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X spot insert

jcarp007jjcarp007 Posts: 1
I have had pain in my left leg (front thigh) since January. Tried a number of pain medication up to percocet and gabapentin. Has an e-ray and MRI done. Was scheduled for a epidural shot june 21st. In the mean time saw the surgeon who set surgery for the 19th. I apparently have a buldge in the L-1 & L-2 area with a small bone (or such) spir that "may be cause the pain. The surgeon would go in and remove the small (peanut sized) spir and clean up the buldges. He and my PCP recommend the epidural first. From a purely logical standpoint that does not make sense. It may mast the pain, but how can it fix them problem? I am leaning toward the surgery top fix the problem. Others are telling me to get a 2nd opinion that may consider the "X SPOT insert between the discs.

Any suggestions?


  • Hi John

    I was and am in the same spot as you. When I had the microD at T1 they wanted me to try ESI first. I asked if this could be a permanent cure and they admitted no it wasn't. SInce I was covered under no-fault car insurance I only had 3 years from the date of the accident. After that it's my insurance paying. So I choose to have the surgery right away.

    Now I am facing a fusion of the same level because there is more bone that needs to come out. Again I'm being referred to a PM doc to consider ESI or a mylegram. I spoke with my neurologist again last week and told him I was not sure I wanted the ESI since this again will only be temporary. The only reason I might do it is if it works (only 50% do by their numbers) then we would know for sure that this is causing all of the problems. I also have some osteophytes in my cervical but neither doc thinks these are a problem.

    Again I am still on this time line from no-fault. Now I have less than 2 years before they would stop paying. It's important because they will pay lost wages as well as the medical bills.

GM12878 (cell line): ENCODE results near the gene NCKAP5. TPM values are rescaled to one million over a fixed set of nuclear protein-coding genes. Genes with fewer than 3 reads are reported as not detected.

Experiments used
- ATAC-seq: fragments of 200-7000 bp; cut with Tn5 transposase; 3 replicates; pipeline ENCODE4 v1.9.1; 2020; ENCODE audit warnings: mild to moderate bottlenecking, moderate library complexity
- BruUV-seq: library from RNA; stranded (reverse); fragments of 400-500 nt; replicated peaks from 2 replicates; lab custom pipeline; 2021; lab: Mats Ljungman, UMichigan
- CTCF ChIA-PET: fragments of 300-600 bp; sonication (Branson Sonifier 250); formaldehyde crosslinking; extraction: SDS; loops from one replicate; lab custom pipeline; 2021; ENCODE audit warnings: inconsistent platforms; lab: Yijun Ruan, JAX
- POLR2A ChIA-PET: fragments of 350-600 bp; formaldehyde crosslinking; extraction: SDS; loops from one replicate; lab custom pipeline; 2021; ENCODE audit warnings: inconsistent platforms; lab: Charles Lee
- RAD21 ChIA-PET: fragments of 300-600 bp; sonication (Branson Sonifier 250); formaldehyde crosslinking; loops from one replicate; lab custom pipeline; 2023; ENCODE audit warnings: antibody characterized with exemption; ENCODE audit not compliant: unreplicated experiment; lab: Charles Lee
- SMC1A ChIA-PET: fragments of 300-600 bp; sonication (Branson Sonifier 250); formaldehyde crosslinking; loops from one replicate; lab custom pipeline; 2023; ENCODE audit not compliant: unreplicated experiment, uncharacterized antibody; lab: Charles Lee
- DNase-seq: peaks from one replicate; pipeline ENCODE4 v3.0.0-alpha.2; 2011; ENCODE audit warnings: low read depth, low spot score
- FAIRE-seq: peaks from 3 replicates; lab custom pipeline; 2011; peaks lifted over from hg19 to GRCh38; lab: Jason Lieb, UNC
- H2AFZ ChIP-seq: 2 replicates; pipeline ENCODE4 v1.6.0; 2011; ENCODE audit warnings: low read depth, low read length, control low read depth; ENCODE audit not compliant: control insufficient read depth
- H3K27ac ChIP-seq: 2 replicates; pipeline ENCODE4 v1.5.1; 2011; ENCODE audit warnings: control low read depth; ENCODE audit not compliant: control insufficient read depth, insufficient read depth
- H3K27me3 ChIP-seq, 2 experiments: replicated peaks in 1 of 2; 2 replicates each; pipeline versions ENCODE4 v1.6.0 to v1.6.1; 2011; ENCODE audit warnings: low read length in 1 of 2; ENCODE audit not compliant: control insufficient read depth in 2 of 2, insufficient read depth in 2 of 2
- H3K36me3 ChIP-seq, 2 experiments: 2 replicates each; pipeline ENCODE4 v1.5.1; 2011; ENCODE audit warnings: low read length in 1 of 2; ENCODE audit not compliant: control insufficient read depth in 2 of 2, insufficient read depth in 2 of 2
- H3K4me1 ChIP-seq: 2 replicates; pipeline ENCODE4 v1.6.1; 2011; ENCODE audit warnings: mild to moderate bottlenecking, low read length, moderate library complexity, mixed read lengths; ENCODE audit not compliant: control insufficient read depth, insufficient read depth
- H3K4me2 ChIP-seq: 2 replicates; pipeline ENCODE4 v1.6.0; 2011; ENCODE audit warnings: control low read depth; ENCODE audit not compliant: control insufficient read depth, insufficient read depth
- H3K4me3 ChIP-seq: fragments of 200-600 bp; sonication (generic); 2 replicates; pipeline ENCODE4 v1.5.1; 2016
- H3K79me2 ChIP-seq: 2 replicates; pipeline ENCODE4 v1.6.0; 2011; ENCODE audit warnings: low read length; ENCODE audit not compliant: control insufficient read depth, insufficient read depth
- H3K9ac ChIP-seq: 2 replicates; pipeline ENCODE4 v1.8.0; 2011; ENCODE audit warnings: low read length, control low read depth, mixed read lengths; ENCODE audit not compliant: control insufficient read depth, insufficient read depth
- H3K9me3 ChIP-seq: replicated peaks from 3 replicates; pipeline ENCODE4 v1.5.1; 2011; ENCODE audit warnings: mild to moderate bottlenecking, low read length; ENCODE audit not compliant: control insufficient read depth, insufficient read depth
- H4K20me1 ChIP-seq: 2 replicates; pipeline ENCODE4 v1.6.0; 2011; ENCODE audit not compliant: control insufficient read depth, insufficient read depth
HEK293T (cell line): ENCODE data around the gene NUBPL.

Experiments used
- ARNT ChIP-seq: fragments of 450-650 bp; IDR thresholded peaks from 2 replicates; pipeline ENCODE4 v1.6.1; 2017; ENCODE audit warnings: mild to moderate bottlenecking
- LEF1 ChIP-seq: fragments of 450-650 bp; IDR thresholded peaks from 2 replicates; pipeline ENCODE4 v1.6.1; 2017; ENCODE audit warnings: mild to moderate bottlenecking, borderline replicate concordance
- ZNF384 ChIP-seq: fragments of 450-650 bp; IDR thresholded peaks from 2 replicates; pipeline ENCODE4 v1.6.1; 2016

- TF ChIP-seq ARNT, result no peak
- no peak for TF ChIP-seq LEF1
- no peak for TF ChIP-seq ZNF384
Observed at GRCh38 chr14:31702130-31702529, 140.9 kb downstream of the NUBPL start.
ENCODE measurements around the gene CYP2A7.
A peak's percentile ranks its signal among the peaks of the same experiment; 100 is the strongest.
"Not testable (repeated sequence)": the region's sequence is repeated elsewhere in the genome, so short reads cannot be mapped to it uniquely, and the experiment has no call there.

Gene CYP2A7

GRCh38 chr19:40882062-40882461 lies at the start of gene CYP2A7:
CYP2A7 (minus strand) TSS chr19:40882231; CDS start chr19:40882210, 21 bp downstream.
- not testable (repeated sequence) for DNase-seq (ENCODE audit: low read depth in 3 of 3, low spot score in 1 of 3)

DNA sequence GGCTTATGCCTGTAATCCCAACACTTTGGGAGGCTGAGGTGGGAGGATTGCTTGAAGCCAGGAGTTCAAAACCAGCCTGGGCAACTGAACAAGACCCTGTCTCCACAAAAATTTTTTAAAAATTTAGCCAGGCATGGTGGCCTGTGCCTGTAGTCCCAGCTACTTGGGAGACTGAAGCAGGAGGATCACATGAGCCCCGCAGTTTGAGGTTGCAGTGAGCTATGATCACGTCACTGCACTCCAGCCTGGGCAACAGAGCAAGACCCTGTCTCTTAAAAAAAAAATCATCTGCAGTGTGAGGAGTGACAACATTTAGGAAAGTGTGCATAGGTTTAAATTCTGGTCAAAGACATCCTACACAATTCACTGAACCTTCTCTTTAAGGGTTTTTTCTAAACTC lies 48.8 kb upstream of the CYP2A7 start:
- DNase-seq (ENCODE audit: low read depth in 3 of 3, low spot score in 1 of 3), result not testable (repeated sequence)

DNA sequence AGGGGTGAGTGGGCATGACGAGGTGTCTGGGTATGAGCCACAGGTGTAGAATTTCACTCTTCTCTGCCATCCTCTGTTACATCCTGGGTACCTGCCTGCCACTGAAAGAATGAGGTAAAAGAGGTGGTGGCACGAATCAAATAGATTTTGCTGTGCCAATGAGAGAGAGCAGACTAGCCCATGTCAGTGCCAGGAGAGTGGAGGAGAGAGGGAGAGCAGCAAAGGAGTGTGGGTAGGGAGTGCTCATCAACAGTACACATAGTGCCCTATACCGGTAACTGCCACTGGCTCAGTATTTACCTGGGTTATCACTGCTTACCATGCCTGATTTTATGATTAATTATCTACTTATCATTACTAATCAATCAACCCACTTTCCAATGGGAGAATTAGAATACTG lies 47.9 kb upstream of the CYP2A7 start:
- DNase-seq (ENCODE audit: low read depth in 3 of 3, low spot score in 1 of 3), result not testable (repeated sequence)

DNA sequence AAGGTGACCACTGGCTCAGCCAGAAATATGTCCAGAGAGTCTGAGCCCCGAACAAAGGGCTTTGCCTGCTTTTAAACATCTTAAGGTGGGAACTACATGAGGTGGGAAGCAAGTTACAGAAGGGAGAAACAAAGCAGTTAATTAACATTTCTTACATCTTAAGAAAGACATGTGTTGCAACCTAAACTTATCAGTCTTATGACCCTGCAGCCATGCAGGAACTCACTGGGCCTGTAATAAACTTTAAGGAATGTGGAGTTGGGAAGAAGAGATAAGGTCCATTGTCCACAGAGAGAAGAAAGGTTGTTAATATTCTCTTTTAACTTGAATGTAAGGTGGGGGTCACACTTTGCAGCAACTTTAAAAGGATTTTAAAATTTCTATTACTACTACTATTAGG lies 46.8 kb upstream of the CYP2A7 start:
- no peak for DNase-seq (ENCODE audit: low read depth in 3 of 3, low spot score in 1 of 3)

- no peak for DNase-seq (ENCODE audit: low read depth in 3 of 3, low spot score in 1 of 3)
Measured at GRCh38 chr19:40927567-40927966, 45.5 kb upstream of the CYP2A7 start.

There is a belief that an ESI can "flush" the area of debris and also reduce swelling. Again ESI only works 50% of the time according to the studies and there are some small risks.

    Only you know what is best for you. If the surgeon was ready to operate he must feel there is something he can do.
  • I understand how you feel. I had an epidural done last year. I was hoping my disk would "heal" during the time the epidural was working, no luck. now I am think that since it hasn't healed in a year and a half that surgery is the only real option to fix it.

    since you have a bone spur I'm guessing that those never heal without surgery to remove them.It is a pain in the butt to have the pain keep coming back after every couple of months or so, it would be nicer to have it gone for good. BUT surgery on the back is risky and the more complcated it is the riskier.

    I'm no doctor everything I say is just my opinion!
  • But there are risks to surgery as well, that's the problem. There is always a risk/benefit to both, which is why the treatment cascade calls for conservative treatment before surgery.

    My surgeon, who is pretty well respected, has said that any time you are messing with removing bone the risks increase. By risks, he means risks that the situation is worse after, not better. Then there are risks of life threatening infection, the risk inherent in anesthesia, etc.

    Have you watched the video on disk herniations on this site? Sometimes if you can reduce the stress on the site, they can heal on their own. So through conservative treatment and physical therapy, you could reduce the pain to a manageable level and not do surgery. That was the goal in my case, and my situation is much worse than yours. I was quite hopeful to avoid surgery altogether, because I did not want to risk the surgery, and did not want to go through the likely 6-12 month recovery period.

    I highly recommend the article and associated videos:

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